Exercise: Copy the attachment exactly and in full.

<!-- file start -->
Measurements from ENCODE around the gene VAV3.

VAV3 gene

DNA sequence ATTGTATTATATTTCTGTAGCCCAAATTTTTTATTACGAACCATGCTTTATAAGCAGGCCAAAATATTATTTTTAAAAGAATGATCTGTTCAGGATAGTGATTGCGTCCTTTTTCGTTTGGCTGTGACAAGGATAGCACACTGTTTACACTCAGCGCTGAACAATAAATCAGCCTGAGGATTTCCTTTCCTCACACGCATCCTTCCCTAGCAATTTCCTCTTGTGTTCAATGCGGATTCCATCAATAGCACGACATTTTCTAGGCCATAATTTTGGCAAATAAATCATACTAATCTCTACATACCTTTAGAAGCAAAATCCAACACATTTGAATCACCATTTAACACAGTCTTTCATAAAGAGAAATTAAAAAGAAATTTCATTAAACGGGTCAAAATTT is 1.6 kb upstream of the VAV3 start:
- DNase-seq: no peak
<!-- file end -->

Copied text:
Measurements from ENCODE around the gene VAV3.

VAV3 gene

DNA sequence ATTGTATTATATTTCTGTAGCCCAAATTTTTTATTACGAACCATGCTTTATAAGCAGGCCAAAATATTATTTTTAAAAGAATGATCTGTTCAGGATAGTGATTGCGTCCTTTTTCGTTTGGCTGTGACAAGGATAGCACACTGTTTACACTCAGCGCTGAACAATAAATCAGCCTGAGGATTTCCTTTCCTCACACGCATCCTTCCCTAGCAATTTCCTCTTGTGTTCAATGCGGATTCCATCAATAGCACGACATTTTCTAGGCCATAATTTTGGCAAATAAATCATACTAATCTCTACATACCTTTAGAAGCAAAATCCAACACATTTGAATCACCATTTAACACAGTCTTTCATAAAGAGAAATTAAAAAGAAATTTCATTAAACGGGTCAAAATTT is 1.6 kb upstream of the VAV3 start:
- DNase-seq: no peak